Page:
In the play Trying to Find Chinatown, Benjamin journeys from Kansas to New York City in search of Chinatown. While asking Chinese-American Ronnie for directions, Benjamin reveals he seeks a specific address: 13 Doyers Street. He is looking, however, for something much deeper and more complex than simply a location.
Benjamin explains to Ronnie, “Brother, I’m just trying to find what you’ve already got … a home. With your people.” As the adopted white son of Chinese-American parents (the Wongs), he seems to want to see and experience Chinatown in order to learn about and connect with his parents’ culture. After all, he was raised in a primarily white Midwestern community. He only learned about Chinese-Americans peoples’ experiences within a white patriarchal society in an Asian-American studies class at the University of Wisconsin.
Ronnie, on the other hand, believes that Benjamin is searching for merely superficial and stereotypical tokens of Chinese culture:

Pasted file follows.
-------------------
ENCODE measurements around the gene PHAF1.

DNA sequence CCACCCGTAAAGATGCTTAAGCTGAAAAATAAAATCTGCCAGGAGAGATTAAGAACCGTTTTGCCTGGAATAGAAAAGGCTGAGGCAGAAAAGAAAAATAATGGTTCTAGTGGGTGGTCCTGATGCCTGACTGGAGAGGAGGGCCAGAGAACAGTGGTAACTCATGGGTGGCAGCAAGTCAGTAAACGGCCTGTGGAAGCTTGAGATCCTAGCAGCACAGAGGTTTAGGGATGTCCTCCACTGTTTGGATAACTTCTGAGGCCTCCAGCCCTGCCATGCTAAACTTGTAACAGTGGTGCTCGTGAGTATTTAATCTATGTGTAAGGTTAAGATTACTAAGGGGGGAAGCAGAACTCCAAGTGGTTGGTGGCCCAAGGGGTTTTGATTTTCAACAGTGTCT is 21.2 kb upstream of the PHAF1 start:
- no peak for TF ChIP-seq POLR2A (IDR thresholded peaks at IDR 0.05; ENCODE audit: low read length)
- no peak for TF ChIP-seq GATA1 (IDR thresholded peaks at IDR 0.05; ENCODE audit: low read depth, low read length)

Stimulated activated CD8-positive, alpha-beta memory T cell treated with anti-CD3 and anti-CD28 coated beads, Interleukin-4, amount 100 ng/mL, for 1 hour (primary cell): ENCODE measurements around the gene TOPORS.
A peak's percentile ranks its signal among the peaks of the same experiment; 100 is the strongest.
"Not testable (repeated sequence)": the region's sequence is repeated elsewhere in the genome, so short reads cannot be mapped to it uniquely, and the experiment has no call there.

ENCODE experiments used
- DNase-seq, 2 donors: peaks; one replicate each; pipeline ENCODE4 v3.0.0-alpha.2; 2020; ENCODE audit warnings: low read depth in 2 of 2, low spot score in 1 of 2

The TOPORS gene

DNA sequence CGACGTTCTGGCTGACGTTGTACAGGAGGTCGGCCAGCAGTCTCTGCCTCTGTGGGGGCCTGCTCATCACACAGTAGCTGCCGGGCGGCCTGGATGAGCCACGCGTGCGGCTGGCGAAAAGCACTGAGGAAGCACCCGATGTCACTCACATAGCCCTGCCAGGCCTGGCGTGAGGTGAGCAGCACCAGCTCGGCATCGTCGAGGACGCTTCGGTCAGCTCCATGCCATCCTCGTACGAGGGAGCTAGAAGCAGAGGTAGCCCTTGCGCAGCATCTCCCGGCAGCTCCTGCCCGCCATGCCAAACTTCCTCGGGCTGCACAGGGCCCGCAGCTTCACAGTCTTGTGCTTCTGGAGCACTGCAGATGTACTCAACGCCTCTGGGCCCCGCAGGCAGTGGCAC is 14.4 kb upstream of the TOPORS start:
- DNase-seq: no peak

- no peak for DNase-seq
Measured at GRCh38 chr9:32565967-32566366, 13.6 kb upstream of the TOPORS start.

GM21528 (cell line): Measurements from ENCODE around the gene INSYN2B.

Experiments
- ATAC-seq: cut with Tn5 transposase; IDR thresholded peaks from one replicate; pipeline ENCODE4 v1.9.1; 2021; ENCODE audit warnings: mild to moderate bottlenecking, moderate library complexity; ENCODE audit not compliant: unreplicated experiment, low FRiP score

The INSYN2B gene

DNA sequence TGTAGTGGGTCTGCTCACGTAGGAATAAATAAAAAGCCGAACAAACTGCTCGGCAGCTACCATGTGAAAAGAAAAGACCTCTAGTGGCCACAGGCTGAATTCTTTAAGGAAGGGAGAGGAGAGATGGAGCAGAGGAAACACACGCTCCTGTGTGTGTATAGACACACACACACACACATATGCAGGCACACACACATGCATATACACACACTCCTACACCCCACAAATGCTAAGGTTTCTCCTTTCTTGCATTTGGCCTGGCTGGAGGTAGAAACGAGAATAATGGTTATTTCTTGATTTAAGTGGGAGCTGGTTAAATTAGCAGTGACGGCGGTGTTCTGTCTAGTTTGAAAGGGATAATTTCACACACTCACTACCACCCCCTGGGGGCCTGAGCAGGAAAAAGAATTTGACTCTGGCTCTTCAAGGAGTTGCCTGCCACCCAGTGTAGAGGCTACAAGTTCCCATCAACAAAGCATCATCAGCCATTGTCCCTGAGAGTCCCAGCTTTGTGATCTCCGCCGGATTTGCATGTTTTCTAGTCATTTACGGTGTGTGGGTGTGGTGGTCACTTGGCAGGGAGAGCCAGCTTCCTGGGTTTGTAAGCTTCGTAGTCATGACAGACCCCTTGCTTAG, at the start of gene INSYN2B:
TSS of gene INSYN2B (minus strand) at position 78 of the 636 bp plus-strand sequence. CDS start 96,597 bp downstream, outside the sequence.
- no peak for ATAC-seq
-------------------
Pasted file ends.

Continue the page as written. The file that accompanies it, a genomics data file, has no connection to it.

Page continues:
I mean, if you wanna call Chinatown your community, OK, knock yourself out, learn to use chopsticks. Go ahead, try and find your roots in some dim sum parlor with headless ducks hanging in the window.
When Benjamin finally arrives at Doyers Street in Chinatown, he feels like he is entering “a world where all things were finally familiar.” In the play’s closing monologue, he reveals that 13 Doyers Street is an old tenement that to him is “a temple—the house where my father was born.” Benjamin’s pilgrimage to 13 Doyers Street is his and his father’s return to home, an impoverished place to which his father
swore he would never return. But he had, this day, in the thoughts and memories of his son, just six months after his death.
To Benjamin, finding his father’s birthplace provides a connection to his ancestors and his father's past as well as a feeling of identity; he sits on the tenement’s stoop and feels “an ache in his heart for all those lost souls, denied this most important of revelations: to know who they truly are.”